The number of literary festivals in Britain, many with a substantial historical input, continues to grow. The London History Festival, which finished last week, saw large numbers attending Kensington Central Library to listen to historians of the calibre of Simon Sebag Montefiore, John Adamson, Saul David and Alison Weir. Such events are now staples of middle-class British life, taking place in all regions, urban and rural.
What is the reason for their success? Could it be that television no longer caters to the ‘interested’ middle class, as Richard North calls them? That’s not to say that good television isn’t still made; it is. Witness Diarmuid MacCulloch’s History of Christianity, currently being broadcast on BBC 4. But primetime, real time terrestrial TV is by and large a motley, often degrading circus of celebrity and clamour, whose prime purpose seems to be the annulment of all thought.
So, the educated prefer to head somewhere local to listen to a Starkey, a Sebag or an Antonia Fraser. The same phenomena expresses itself in the increased audience for BBC Radios 3 and 4 (where Melvyn Bragg’s In Our Time performs a similar function for listeners interested in history) and in the rise in sales of box sets of challenging US dramas such as The Wire (a Greek tragedy made modern) and Mad Men. There are plenty of discerning, curious people around. But they are very ill served by Britain’s television programme makers.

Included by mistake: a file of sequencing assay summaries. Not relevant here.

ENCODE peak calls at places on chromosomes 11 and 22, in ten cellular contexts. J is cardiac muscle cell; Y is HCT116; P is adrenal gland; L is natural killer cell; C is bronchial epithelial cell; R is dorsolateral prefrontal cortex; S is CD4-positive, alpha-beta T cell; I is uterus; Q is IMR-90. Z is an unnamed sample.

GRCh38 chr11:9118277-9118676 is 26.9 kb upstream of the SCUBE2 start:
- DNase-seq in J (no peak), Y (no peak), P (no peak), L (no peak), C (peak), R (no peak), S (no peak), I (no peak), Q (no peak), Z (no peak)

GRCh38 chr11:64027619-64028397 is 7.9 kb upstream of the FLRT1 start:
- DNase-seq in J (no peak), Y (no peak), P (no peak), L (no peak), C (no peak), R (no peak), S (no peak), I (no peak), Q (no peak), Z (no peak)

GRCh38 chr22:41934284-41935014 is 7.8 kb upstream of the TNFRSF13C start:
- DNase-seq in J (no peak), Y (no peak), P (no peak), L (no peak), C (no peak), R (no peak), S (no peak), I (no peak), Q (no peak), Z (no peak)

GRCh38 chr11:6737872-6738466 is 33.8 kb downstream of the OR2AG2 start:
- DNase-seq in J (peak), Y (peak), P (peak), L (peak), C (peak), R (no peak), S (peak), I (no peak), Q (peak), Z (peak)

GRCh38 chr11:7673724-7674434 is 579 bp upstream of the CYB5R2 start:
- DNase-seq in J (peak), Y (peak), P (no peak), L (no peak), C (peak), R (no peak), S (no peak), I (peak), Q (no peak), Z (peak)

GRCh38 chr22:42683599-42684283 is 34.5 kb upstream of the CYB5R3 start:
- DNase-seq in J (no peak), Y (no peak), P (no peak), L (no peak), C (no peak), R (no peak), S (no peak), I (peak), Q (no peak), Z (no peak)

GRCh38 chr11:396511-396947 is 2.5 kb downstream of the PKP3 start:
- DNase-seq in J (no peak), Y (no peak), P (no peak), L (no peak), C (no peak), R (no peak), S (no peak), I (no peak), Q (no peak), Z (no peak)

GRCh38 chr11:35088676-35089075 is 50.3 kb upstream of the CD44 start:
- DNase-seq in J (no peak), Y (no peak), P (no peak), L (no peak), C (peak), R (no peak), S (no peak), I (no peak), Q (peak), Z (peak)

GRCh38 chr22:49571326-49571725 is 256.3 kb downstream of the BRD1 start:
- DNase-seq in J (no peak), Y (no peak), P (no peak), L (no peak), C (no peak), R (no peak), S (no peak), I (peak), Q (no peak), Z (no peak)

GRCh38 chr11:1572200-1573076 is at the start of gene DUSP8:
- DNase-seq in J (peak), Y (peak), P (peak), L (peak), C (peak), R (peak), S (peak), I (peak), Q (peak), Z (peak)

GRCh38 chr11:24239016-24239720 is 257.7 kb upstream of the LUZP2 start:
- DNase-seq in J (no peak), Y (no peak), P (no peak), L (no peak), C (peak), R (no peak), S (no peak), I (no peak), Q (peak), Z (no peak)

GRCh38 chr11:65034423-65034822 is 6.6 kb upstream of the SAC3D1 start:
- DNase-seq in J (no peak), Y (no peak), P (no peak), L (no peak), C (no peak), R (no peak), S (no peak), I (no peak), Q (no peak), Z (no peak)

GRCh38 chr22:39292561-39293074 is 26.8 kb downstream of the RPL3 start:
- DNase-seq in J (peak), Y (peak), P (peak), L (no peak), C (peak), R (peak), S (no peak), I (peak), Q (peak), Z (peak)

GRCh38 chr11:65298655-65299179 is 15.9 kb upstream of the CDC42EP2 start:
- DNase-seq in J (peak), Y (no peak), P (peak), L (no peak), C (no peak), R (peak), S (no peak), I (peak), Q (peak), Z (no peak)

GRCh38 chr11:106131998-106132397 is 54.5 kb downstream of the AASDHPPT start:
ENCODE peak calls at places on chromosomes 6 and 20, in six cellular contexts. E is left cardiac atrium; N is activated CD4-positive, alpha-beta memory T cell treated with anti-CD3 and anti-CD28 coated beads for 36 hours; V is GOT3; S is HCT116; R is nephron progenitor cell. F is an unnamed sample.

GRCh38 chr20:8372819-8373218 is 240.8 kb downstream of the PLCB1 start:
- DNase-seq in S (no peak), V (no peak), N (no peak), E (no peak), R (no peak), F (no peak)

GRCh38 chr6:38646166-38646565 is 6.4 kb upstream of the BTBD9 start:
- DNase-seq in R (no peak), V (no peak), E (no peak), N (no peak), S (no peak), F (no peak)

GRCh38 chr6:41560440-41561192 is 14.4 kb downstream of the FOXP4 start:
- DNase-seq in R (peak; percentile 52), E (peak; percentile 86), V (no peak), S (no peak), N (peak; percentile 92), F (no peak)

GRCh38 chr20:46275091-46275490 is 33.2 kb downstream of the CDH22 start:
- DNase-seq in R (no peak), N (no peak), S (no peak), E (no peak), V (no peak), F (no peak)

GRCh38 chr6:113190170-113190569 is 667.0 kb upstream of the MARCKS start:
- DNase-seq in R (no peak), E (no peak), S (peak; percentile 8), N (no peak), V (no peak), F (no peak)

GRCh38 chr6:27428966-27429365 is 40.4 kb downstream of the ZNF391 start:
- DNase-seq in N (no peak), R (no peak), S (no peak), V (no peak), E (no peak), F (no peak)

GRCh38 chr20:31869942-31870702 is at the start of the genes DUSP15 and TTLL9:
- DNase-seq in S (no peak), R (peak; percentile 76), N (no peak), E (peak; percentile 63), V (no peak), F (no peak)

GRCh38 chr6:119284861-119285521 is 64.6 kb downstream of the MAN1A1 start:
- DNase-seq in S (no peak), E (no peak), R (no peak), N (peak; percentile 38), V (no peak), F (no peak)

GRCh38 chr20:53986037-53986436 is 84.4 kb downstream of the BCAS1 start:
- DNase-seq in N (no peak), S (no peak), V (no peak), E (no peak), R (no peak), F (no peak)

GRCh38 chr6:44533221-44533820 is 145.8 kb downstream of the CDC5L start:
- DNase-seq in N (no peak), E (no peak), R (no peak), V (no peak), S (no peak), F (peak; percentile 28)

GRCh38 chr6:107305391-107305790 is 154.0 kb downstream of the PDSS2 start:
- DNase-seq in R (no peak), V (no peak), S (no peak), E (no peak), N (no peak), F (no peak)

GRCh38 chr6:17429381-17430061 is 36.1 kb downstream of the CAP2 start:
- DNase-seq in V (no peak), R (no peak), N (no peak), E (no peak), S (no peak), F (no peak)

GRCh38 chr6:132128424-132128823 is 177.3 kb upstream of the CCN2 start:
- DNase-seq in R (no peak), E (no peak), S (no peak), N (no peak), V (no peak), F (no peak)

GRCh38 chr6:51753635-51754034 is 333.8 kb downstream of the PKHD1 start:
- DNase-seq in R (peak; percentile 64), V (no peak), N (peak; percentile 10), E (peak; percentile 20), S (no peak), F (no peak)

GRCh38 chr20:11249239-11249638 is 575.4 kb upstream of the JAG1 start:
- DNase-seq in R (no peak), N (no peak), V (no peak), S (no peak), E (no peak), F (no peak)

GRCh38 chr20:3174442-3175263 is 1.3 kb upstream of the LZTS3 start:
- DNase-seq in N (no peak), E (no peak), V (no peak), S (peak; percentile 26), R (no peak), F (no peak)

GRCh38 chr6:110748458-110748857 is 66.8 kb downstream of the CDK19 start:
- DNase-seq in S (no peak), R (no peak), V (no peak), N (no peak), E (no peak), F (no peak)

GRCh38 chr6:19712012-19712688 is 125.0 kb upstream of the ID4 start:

On the subject of a public ill served, Simon Heffer, writing on today’s Queen’s Speech, claims that the current Parliament is the most despised since Cromwell threw out the Rump in 1653. Can that really be the case, and what are the other contenders?